Tuesday, September 09, 2014

Most wind-power capacity is in GOP districts, but many Republicans oppose extending its tax credit

In many states, heated battles are brewing over wind turbines, which have been welcomed by some "as an economic boon to landowners who receive lucrative payments for leasing acreage" but are opposed by others who say they are noisy, detrimental to the health of residents living in the vicinity and dangerous to birds and bats, Hal Bernton and Erin Heffernan report for The Seattle Times. (Times photo by Steve Ringman: Wind farm in Wallula, Wash.)

A tax credit for wind power "was first passed by Congress in 1992 and has been periodically extended. It is currently set at 2.4 cents per kilowatt hour, and, during times of glutted electricity markets, can actually be worth more than the wholesale price of power," the Times reports. "This tax credit has helped catapult wind power to the front of the U.S. efforts to launch a renewable-energy industry. By the end of 2012, wind power represented 43 percent of all new U.S. electric generation installed that year and was hailed by the Obama administration as a key in the global effort to combat climate change."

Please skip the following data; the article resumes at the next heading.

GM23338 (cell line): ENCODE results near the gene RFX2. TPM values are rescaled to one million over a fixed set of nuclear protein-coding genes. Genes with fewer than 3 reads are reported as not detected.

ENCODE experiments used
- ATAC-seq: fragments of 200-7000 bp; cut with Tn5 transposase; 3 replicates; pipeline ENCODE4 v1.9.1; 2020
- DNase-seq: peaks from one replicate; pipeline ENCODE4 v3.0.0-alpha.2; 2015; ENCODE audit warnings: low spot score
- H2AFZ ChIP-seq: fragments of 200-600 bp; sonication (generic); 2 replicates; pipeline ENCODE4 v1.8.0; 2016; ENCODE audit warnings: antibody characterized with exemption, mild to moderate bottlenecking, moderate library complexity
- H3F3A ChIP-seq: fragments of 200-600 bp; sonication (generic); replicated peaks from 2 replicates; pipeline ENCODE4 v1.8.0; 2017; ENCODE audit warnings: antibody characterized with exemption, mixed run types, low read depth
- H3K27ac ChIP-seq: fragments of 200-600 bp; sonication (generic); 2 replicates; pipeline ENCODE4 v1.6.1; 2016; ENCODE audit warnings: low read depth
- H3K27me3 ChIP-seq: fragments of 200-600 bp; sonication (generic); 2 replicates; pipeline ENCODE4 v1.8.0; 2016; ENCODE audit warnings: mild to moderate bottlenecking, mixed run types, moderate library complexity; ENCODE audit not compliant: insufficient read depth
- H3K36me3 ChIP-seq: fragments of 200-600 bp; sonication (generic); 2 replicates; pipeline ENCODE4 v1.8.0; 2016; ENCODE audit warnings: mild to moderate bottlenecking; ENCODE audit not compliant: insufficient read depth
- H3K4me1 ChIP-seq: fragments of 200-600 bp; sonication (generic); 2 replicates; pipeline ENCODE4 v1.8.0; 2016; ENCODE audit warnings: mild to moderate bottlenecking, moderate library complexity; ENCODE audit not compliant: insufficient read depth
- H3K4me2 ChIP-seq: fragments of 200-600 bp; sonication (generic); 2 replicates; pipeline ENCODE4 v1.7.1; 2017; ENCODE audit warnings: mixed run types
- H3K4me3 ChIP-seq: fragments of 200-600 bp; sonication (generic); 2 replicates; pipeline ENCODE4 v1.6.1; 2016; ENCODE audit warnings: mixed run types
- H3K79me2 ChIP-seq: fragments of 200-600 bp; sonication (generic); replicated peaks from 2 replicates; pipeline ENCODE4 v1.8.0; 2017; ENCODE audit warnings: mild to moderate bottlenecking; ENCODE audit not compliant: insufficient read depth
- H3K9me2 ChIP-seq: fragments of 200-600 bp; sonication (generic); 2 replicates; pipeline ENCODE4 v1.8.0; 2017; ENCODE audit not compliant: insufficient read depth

But "critics have attacked wind power as a fickle source of electricity that ebbs whenever the wind dies down," the Times notes. "They fault the tax credit for encouraging new projects to come on line at a time when many utilities have plenty of power."

"Most of the wind-power capacity is within Republican congressional districts, but many politicians in the party have made ending the tax credit part of their agenda," the Times reports. "This year, efforts to extend the tax credit have made little headway in the Republican-controlled House of Representatives. The fight against the tax credit also has been championed by Americans For Prosperity. One of the nation’s most prominent conservative advocacy groups, it was co-founded by billionaire David Koch, who has extensive interests in the fossil-fuels industry." (Read more)

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